Behind the next cut, work.
Work is both amazing and terrifying. I am extremely happy and proud of myself to be doing something as difficult and good for people (hopefully) as I am. I've been working in the hostel for over three months now, so I feel like I'm properly settled in, and man this job is crazy. My highlight so far has been being alone in a room with a resident I had never met before, and him telling me about how he's a vampire and he's really hungry. I'm going to start keeping a personal journal of things that happen at work. I'm afraid I can't make it public because I can change the names but it's going to be obvious that I work in a big project in my city which narrows it down to like a couple of buildings, and then talking about people's case histories etc., it just wouldn't be protecting confidentiality enough. But I want to document all the failings in the system when it comes to mental health support.
The thing we come up against most often where I work is that if someone has chaotic alcohol or drug use, we can't get them mental health support until they address that. Often them addressing their substance use is nearly impossible when their mental health is in such a bad way, or it puts a massive delay on people getting help that they need anyway. Two vague examples I feel I can give are a man who attempted suicide in the time I've been working there, but can't get mental health support because he drinks so much, and a man who has such extreme paranoia that he is barely in touch with reality but we had to battle for over a month to get him (temporary) crisis intervention support because assessments all came back saying his psychosis was inflamed by his drug use. I mean, that's probably true, but that means very little to the people he will be potentially violent towards because of his paranoia, y'know? I can't go into detail but he was a massive safety risk to other residents and to staff and it's like, maybe if he saw a professional as often as we had to call the police for our and his safety that would resolve things faster.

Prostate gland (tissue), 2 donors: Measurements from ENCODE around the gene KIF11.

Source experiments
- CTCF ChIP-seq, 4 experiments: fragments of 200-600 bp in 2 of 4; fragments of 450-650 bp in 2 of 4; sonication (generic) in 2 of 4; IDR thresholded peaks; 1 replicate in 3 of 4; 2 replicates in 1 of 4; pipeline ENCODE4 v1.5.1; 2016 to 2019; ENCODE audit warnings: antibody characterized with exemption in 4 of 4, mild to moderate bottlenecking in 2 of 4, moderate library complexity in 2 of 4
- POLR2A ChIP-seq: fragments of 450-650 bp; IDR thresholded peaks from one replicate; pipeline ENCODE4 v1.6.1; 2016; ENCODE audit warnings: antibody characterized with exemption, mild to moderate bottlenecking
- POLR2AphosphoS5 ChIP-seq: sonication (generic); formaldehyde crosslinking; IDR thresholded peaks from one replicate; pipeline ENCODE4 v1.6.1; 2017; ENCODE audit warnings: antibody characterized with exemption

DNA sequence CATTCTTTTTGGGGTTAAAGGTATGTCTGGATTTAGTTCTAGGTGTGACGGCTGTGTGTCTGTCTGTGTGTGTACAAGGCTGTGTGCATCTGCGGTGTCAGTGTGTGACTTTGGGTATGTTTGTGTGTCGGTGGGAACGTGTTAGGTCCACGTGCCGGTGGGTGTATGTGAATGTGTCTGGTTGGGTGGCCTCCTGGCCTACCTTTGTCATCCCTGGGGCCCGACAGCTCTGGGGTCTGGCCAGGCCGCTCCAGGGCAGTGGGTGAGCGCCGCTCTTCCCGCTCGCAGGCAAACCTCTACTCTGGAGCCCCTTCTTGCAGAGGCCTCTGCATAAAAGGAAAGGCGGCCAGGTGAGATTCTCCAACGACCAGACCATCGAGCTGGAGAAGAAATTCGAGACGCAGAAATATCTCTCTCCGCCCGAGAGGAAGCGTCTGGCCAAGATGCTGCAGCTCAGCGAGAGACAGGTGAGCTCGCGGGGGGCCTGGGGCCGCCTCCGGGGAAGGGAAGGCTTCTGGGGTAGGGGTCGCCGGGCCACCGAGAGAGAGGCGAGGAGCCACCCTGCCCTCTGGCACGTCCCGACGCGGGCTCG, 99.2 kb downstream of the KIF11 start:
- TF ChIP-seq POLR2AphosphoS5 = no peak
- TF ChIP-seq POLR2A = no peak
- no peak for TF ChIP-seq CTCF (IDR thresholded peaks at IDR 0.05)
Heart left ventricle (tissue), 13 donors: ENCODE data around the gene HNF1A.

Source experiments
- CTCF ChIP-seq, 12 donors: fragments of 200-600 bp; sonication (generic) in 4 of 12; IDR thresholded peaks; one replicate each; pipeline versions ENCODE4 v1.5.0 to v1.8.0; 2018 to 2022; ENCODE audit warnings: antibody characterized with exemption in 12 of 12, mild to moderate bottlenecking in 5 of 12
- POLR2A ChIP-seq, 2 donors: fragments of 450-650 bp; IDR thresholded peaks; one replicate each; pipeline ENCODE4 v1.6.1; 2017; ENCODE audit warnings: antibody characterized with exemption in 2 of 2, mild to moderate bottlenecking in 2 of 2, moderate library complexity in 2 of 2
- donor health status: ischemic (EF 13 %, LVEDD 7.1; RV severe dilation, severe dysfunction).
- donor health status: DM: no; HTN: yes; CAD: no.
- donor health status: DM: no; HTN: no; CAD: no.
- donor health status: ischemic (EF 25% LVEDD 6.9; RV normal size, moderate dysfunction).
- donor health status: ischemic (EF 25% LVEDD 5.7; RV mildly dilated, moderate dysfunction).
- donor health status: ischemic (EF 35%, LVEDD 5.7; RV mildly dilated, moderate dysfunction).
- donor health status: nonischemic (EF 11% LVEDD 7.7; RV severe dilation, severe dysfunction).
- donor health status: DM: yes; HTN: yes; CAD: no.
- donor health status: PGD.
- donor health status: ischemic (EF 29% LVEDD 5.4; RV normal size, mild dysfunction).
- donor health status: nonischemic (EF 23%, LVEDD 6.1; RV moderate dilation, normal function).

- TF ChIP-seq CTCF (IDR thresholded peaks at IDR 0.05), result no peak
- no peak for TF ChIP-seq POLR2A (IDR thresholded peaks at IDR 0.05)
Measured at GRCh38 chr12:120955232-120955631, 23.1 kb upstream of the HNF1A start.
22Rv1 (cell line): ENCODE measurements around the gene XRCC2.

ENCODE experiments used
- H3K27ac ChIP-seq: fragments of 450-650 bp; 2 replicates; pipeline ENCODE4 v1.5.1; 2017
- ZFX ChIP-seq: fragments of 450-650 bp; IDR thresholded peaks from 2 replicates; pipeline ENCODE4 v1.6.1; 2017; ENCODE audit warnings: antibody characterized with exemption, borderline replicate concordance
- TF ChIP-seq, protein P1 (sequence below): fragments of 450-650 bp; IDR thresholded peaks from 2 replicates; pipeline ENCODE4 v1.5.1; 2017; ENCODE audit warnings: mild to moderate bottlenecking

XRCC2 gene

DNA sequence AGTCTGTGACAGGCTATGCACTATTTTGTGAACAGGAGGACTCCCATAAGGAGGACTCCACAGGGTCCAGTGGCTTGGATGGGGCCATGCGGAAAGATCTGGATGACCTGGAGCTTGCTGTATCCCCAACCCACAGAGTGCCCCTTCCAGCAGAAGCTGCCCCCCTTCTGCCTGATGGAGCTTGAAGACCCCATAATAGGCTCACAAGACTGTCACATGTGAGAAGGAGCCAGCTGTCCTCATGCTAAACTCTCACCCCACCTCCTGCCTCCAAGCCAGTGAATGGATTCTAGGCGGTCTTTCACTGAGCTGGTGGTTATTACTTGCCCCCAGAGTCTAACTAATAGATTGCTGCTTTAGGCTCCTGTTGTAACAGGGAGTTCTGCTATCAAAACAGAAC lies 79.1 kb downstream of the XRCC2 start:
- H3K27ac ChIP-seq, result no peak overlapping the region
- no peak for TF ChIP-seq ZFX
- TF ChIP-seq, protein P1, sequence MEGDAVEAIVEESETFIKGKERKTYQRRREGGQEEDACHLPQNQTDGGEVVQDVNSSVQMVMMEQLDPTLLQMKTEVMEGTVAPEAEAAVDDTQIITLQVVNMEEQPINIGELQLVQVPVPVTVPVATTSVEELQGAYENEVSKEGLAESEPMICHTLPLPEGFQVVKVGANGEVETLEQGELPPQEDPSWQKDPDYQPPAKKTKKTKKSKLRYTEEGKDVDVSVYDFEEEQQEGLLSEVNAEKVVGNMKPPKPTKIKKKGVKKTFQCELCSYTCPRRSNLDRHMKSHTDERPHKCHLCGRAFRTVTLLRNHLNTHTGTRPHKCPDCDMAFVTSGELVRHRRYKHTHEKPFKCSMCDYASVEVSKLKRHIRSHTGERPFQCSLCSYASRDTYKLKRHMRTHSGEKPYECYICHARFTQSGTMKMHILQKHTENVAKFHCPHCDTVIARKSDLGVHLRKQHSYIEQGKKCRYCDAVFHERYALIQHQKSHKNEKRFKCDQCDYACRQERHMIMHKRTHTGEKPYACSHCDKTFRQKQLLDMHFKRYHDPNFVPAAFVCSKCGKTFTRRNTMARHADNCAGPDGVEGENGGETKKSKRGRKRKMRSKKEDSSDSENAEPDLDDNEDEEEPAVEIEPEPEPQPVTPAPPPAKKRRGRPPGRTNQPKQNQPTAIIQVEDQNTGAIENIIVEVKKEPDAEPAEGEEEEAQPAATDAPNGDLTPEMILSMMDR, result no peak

But I love it. I am often exhausted, and stressed, and occasionally scared, but it is always exciting and brilliant and I am doing good things for people.
So, Sam and I have now been involved for over a year! He is the nicest, smartest, funniest person I have ever met. He is always kind. I never appreciated what a good quality that was, because I kinda assumed no one would always be kind to me, but he is. Our relationship is so exciting without needing any drama of fighting and emotional problems and disasters, because I am just excited to be around someone so fantastic. Didn't know that could happen. He is...I could gush forever, which on its own is surprising me, to still feel like this after a year.
I have not once in the past year felt any pressure to do or be anything for him. That feels amazing. I have been healing from a very unhealthy relationship which left me with a lot of trauma, and his compassion and support has been the most genuinely loving and respectful thing I have ever experienced. There are lots of wonderful things about him and our relationship, and I could write paragraph after paragraph about sex and fun and playing board games and listening to music and talking politics, but the most amazing thing to me is that he is a good person beyond levels I conceived of being possible. Not a doormat, not just doing anything I want and trying to please me, mind you, but level and honest and logical and kind.
Needless to say, I have never felt like this about anyone before, and it is better than I actually imagined relationships could be. I am too young to say he is the one. We will both change massively from how we are now, so I can't say this will be forever. But, I know if we do make it I will feel incredibly lucky to have him in my life, and I would be so happy.
So, that's where I'm at. I turned 23 last week and I'm feeling damn good about where my life is right now. I'm excited for the future and I have a cool hair cut.